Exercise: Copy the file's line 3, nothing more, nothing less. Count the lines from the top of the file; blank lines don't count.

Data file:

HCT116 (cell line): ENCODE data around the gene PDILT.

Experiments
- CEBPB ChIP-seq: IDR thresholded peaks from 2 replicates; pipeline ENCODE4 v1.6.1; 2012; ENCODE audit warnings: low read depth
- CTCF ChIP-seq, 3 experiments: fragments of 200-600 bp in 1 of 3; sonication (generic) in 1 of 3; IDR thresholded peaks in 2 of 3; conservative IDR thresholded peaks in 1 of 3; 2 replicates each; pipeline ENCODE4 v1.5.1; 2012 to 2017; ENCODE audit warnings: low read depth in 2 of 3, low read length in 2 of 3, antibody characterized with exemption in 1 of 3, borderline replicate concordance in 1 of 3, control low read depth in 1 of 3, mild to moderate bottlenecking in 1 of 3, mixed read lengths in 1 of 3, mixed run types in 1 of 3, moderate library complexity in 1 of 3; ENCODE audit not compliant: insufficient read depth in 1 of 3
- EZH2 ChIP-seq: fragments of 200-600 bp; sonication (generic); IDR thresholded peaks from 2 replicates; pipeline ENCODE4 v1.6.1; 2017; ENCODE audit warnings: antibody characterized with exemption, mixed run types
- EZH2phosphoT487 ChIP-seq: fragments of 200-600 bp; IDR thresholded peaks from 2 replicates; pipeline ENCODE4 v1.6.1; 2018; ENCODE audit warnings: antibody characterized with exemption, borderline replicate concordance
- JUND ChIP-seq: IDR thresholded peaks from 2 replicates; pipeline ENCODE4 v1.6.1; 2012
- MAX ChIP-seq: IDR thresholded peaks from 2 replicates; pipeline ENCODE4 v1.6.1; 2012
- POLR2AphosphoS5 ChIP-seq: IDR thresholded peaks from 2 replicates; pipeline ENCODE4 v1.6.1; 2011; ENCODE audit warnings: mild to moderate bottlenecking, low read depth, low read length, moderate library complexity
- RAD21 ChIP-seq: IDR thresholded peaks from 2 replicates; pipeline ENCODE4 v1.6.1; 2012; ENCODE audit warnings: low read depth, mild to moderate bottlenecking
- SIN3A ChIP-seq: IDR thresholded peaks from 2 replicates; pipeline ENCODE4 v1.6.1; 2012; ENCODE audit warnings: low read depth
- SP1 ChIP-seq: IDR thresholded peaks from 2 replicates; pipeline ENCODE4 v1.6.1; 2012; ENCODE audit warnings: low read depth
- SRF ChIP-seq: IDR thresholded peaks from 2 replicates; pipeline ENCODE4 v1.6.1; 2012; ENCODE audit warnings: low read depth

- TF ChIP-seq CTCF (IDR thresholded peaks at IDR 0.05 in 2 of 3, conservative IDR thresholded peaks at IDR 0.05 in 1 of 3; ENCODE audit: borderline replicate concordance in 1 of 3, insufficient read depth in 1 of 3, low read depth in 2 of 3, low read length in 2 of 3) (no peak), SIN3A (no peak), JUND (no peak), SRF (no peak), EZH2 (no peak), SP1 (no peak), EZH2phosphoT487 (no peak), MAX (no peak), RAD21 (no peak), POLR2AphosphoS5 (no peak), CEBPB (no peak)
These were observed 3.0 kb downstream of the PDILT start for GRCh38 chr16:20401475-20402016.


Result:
- CEBPB ChIP-seq: IDR thresholded peaks from 2 replicates; pipeline ENCODE4 v1.6.1; 2012; ENCODE audit warnings: low read depth